Water Treatment for Brewing 4: Lessons Learned

[Miniseries Part One, Two, Three, Three-point-Five, Three-point-Six, Four]

In previous parts of this miniseries, I have covered pretty much everything you need to get started on water treatment for brewing.  Here, I’ll cover a few miscellaneous things I have learned over the course of treating additional batches.  I’ll try to add on any additional lessons-learned as I go. Read more of this post

Water Treatment for Brewing 3: Adjusting the Water

[Miniseries Part One, Two, Three, Three-point-Five, Three-point-Six, Four]

Read more of this post

Water Treatment for Brewing 2: Water Report

[Miniseries Part One, Two, Three, Three-point-Five, Three-point-Six, Four]

In part one of this mini-series, I went into why you might be interested in making water adjustments, what various important ions do to your brew, and what sort of water is good for what beers.  That’s all fine and dandy, but completely academic unless you can actually treat the water.  So, the first thing you’ll want to get is a water report to find your water’s baseline.  Otherwise, you’ll be adding some well measured and well controlled amount of brewing salts to god-knows-what.  And that adds up to god-knows-what. Read more of this post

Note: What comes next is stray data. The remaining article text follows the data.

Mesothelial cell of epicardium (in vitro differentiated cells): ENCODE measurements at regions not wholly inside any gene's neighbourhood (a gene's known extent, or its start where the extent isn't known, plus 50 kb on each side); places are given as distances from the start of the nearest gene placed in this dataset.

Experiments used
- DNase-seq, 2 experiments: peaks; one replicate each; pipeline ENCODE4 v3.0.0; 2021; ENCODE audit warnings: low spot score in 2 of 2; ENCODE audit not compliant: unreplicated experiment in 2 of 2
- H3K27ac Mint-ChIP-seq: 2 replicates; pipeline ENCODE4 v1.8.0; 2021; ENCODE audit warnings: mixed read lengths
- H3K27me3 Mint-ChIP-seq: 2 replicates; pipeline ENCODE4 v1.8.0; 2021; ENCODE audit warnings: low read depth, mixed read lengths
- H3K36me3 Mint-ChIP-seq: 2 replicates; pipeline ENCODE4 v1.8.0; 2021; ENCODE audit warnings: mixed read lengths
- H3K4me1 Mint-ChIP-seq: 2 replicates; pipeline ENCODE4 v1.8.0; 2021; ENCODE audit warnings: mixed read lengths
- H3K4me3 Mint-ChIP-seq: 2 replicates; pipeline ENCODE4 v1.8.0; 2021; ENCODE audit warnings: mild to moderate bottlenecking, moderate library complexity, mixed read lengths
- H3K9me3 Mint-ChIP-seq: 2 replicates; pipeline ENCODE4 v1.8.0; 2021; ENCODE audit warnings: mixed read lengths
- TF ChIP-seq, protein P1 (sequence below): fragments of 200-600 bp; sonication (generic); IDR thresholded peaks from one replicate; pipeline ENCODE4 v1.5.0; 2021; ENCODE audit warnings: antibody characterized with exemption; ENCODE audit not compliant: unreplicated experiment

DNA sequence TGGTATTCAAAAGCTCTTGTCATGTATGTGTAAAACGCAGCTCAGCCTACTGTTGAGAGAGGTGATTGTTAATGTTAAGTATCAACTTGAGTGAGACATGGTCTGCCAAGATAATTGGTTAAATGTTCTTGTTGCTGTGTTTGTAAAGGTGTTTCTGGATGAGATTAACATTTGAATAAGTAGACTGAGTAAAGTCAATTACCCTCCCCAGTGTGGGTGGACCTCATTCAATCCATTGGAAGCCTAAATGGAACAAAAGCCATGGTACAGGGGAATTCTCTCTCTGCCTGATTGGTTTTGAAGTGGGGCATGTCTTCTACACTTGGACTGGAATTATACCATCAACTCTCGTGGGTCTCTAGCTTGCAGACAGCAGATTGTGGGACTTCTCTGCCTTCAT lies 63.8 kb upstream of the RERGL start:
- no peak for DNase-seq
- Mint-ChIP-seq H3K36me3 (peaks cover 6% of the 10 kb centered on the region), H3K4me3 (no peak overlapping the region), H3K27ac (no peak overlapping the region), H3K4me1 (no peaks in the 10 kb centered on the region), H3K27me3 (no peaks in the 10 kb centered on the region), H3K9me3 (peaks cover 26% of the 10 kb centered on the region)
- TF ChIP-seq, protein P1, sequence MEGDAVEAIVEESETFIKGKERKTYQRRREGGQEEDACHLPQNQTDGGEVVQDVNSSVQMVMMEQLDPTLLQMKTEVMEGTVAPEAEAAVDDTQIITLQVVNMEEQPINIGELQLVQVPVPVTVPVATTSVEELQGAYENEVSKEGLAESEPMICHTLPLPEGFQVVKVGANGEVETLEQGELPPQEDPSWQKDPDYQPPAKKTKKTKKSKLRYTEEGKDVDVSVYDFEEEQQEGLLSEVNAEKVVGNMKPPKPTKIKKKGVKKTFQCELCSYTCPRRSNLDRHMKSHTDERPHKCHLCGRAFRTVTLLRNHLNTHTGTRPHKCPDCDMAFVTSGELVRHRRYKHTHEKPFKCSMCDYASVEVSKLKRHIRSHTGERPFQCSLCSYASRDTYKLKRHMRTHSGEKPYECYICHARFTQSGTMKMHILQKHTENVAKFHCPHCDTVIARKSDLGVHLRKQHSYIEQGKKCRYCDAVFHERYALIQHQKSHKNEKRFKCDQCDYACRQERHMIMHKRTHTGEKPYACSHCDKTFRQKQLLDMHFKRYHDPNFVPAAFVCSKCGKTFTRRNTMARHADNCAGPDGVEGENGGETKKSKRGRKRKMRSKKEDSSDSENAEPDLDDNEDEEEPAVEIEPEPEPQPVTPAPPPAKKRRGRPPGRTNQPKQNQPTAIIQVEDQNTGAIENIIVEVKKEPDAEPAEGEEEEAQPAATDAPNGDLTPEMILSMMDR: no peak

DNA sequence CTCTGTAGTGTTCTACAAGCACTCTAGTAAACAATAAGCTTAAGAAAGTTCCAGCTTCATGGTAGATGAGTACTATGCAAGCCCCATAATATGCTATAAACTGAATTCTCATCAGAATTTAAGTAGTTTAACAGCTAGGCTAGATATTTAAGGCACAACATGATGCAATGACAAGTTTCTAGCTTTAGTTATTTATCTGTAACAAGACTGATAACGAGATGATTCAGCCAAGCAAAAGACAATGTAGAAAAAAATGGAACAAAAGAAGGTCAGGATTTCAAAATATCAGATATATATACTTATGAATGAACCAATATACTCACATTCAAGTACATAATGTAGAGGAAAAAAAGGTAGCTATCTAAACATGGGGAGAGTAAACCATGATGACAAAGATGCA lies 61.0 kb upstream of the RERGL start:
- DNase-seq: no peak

Water Treatment for Brewing 1: The Basics

[Miniseries Part One, Two, Three, Three-point-Five, Three-point-Six, Four]

This is the first post I am doing on water treatment, and not the last.  By water treatment, I mean adding various salts or acids to the water to make it more suitable for various styles.  These salts dissociate into ions (charged particles) in the water which can affect yeast health, flavor perception, mash efficiency, boil protein coagulation, etc.  But, beer has been brewed for thousands of years without anyone knowing what an ion is, and I am sure most of you are already making great beer, so why should you care?  Water treatment will allow you to bring your beer from “I’d definitely buy some of that” to award winning.  Think about a meal that you have had that didn’t have nearly enough salt in it.  Chances are it was dull and lifeless- the flavors there, but muted and muddled.  Add a little salt, and suddenly the flavors come alive and pop, making the rest of the effort to prepare the meal suddenly much more worthwhile. Read more of this post

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